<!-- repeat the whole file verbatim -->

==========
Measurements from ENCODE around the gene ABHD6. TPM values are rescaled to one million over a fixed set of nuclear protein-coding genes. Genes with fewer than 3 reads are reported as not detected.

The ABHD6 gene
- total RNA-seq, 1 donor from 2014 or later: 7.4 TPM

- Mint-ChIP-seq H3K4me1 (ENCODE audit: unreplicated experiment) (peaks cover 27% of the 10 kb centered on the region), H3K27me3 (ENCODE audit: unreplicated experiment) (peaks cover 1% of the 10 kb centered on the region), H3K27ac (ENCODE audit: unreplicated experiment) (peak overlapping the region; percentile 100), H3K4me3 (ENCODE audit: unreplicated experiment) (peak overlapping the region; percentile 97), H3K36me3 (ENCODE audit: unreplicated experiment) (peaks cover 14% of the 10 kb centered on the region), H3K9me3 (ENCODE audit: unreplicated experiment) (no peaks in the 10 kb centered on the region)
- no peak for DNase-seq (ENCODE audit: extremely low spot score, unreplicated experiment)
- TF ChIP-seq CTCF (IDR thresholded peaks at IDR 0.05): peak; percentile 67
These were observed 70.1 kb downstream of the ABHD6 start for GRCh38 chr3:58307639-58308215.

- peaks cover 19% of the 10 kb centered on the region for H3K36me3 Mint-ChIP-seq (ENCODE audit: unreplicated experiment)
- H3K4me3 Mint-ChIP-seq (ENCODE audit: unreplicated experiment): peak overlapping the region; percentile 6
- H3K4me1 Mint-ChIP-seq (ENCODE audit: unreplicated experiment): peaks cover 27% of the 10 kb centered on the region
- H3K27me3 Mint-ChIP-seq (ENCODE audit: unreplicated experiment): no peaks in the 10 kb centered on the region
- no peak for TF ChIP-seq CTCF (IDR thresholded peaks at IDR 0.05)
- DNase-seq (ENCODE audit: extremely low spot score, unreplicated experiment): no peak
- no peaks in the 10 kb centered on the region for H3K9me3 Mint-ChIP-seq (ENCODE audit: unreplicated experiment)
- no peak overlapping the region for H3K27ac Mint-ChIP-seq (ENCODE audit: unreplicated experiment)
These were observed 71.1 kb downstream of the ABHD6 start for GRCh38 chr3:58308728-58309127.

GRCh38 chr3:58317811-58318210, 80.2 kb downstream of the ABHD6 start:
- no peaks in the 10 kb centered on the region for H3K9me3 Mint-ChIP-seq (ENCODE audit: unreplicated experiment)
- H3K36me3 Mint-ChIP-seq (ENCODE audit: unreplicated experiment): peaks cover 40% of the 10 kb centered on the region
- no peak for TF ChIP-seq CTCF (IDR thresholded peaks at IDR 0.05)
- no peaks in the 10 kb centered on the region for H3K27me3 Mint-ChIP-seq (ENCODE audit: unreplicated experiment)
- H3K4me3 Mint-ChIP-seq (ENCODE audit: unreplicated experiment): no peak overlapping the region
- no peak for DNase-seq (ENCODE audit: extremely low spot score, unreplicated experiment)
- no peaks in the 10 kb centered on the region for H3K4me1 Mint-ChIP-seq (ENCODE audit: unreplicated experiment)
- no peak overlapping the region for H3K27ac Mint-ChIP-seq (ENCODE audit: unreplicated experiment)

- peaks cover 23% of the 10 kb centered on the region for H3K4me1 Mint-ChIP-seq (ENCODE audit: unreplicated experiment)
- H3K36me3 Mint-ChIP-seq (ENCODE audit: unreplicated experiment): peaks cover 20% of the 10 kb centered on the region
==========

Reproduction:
Measurements from ENCODE around the gene ABHD6. TPM values are rescaled to one million over a fixed set of nuclear protein-coding genes. Genes with fewer than 3 reads are reported as not detected.

The ABHD6 gene
- total RNA-seq, 1 donor from 2014 or later: 7.4 TPM

- Mint-ChIP-seq H3K4me1 (ENCODE audit: unreplicated experiment) (peaks cover 27% of the 10 kb centered on the region), H3K27me3 (ENCODE audit: unreplicated experiment) (peaks cover 1% of the 10 kb centered on the region), H3K27ac (ENCODE audit: unreplicated experiment) (peak overlapping the region; percentile 100), H3K4me3 (ENCODE audit: unreplicated experiment) (peak overlapping the region; percentile 97), H3K36me3 (ENCODE audit: unreplicated experiment) (peaks cover 14% of the 10 kb centered on the region), H3K9me3 (ENCODE audit: unreplicated experiment) (no peaks in the 10 kb centered on the region)
- no peak for DNase-seq (ENCODE audit: extremely low spot score, unreplicated experiment)
- TF ChIP-seq CTCF (IDR thresholded peaks at IDR 0.05): peak; percentile 67
These were observed 70.1 kb downstream of the ABHD6 start for GRCh38 chr3:58307639-58308215.

- peaks cover 19% of the 10 kb centered on the region for H3K36me3 Mint-ChIP-seq (ENCODE audit: unreplicated experiment)
- H3K4me3 Mint-ChIP-seq (ENCODE audit: unreplicated experiment): peak overlapping the region; percentile 6
- H3K4me1 Mint-ChIP-seq (ENCODE audit: unreplicated experiment): peaks cover 27% of the 10 kb centered on the region
- H3K27me3 Mint-ChIP-seq (ENCODE audit: unreplicated experiment): no peaks in the 10 kb centered on the region
- no peak for TF ChIP-seq CTCF (IDR thresholded peaks at IDR 0.05)
- DNase-seq (ENCODE audit: extremely low spot score, unreplicated experiment): no peak
- no peaks in the 10 kb centered on the region for H3K9me3 Mint-ChIP-seq (ENCODE audit: unreplicated experiment)
- no peak overlapping the region for H3K27ac Mint-ChIP-seq (ENCODE audit: unreplicated experiment)
These were observed 71.1 kb downstream of the ABHD6 start for GRCh38 chr3:58308728-58309127.

GRCh38 chr3:58317811-58318210, 80.2 kb downstream of the ABHD6 start:
- no peaks in the 10 kb centered on the region for H3K9me3 Mint-ChIP-seq (ENCODE audit: unreplicated experiment)
- H3K36me3 Mint-ChIP-seq (ENCODE audit: unreplicated experiment): peaks cover 40% of the 10 kb centered on the region
- no peak for TF ChIP-seq CTCF (IDR thresholded peaks at IDR 0.05)
- no peaks in the 10 kb centered on the region for H3K27me3 Mint-ChIP-seq (ENCODE audit: unreplicated experiment)
- H3K4me3 Mint-ChIP-seq (ENCODE audit: unreplicated experiment): no peak overlapping the region
- no peak for DNase-seq (ENCODE audit: extremely low spot score, unreplicated experiment)
- no peaks in the 10 kb centered on the region for H3K4me1 Mint-ChIP-seq (ENCODE audit: unreplicated experiment)
- no peak overlapping the region for H3K27ac Mint-ChIP-seq (ENCODE audit: unreplicated experiment)

- peaks cover 23% of the 10 kb centered on the region for H3K4me1 Mint-ChIP-seq (ENCODE audit: unreplicated experiment)
- H3K36me3 Mint-ChIP-seq (ENCODE audit: unreplicated experiment): peaks cover 20% of the 10 kb centered on the region